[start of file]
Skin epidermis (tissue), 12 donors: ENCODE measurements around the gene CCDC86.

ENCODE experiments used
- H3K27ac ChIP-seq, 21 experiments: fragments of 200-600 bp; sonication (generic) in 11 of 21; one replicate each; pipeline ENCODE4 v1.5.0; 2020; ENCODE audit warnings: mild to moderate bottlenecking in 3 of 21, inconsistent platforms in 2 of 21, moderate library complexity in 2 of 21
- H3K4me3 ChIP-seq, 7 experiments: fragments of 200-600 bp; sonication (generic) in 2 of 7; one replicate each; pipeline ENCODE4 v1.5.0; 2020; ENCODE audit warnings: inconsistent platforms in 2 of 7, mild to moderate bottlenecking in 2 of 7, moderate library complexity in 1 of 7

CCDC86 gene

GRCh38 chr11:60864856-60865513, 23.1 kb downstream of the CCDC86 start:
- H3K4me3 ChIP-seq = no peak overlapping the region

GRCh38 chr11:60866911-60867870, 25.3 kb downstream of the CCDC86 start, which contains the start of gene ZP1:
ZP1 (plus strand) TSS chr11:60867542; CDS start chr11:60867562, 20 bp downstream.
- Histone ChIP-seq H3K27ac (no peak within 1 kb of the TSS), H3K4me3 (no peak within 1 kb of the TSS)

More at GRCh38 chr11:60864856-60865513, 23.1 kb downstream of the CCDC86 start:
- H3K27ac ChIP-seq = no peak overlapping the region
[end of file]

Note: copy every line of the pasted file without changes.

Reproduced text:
Skin epidermis (tissue), 12 donors: ENCODE measurements around the gene CCDC86.

ENCODE experiments used
- H3K27ac ChIP-seq, 21 experiments: fragments of 200-600 bp; sonication (generic) in 11 of 21; one replicate each; pipeline ENCODE4 v1.5.0; 2020; ENCODE audit warnings: mild to moderate bottlenecking in 3 of 21, inconsistent platforms in 2 of 21, moderate library complexity in 2 of 21
- H3K4me3 ChIP-seq, 7 experiments: fragments of 200-600 bp; sonication (generic) in 2 of 7; one replicate each; pipeline ENCODE4 v1.5.0; 2020; ENCODE audit warnings: inconsistent platforms in 2 of 7, mild to moderate bottlenecking in 2 of 7, moderate library complexity in 1 of 7

CCDC86 gene

GRCh38 chr11:60864856-60865513, 23.1 kb downstream of the CCDC86 start:
- H3K4me3 ChIP-seq = no peak overlapping the region

GRCh38 chr11:60866911-60867870, 25.3 kb downstream of the CCDC86 start, which contains the start of gene ZP1:
ZP1 (plus strand) TSS chr11:60867542; CDS start chr11:60867562, 20 bp downstream.
- Histone ChIP-seq H3K27ac (no peak within 1 kb of the TSS), H3K4me3 (no peak within 1 kb of the TSS)

More at GRCh38 chr11:60864856-60865513, 23.1 kb downstream of the CCDC86 start:
- H3K27ac ChIP-seq = no peak overlapping the region